Start an In-House Security Education Program

A one-day PowerPoint presentation just isn’t enough anymore. Hackers are getting smarter and more savy. Therefore, we need to get together in order to combat this growing threat. Educating your employees on the security policies and procedures will set your business one step ahead of cybercriminals. Stress the importance of these practices and get everyone on the same page about how to keep the business safe.

Through security awareness training, your business can begin to minimize human error and avoid social engineering. Social Engineering, also called phishing, is the most common method hackers use to trick people into revealing things they shouldn’t, like usernames and passwords. Checking in regularly with your employees to make sure they are conducting the best security practices and not creating vulnerabilities is the first step. From not accessing company files on a public network, to not clicking on suspicious links—creating a culture that places value upon the confidentiality of business resources will help reduce security slip-ups in the workplace.

Strengthen Mobile Device Security Policies

With the rise in mobile devices and work-from-home (WFH) business models, it is critical to determine a policy that extends beyond the four-walls of your company. Creating a standard for mobile cybersecurity can help protect your business, should something happen on or to an employee’s device. Simple rules such as having a having a passcode, utilizing the encryption on your device in case of theft, and installing malware on your phone can go a long way. Depending on your business, there are a variety of options to implement into your daily practices.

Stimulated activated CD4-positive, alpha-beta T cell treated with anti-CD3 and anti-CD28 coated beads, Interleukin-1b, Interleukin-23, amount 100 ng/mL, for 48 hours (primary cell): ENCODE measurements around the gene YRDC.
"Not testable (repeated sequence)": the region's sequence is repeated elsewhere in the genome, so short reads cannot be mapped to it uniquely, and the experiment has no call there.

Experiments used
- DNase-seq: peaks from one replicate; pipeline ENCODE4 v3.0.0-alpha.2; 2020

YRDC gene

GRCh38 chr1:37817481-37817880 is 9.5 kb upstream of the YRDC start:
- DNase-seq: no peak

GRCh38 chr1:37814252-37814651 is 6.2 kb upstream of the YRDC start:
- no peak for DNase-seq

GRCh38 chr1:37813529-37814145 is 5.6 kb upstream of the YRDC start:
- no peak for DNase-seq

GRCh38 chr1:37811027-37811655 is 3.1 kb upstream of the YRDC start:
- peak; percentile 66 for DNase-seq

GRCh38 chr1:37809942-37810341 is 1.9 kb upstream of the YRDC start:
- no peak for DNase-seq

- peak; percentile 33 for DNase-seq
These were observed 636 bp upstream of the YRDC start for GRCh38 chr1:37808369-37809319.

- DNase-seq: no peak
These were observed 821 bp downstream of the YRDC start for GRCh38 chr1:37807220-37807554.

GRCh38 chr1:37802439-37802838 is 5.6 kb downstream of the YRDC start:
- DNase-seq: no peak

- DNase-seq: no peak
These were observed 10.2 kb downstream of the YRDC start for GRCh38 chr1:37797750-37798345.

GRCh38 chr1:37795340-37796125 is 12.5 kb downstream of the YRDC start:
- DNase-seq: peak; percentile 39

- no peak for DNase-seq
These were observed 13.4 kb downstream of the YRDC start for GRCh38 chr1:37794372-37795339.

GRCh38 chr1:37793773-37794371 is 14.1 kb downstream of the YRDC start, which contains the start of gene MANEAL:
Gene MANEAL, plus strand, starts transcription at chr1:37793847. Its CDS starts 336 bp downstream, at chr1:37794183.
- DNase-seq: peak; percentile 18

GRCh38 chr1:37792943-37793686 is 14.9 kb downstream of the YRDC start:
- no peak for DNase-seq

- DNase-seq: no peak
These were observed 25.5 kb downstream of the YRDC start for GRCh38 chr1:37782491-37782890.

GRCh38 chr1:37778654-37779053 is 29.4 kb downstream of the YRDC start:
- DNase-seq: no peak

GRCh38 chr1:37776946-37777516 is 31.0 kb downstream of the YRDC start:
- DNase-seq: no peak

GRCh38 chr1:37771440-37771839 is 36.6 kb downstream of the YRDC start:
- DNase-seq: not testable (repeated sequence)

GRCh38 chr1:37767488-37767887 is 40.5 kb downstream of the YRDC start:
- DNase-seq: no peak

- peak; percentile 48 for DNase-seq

Follow Industry Standards for Compliance

Industry compliance is another aspect to consider when strengthening your security methods. Monitoring any changes and adhering to the regulations set in place by industries, from finance to healthcare, will help keep in compliance with the proper security practices for your field.  Depending on your business, compliance with specific standards may be a legal requirement, especially for financial and healthcare related businesses. Most standards these days are based on the NIST 800-53 compliance framework, which offers various levels of complience depending on your industry. Brave River conducts thorough security audits that show you exactly where you’re falling short of compliance standards, and what policies you need to catch up.

Such “top to bottom” security audits examine your business IT infrastructure and devices used to protect it (top), as well as remote or outsourced associate working behaviors and adherence to security protocols (bottom). The audit may also include an inspection of automated AI or IoT devices. This process is also known as an edge-to-edge audit, where you inspect the wide range of environments in which security is a factor within your business.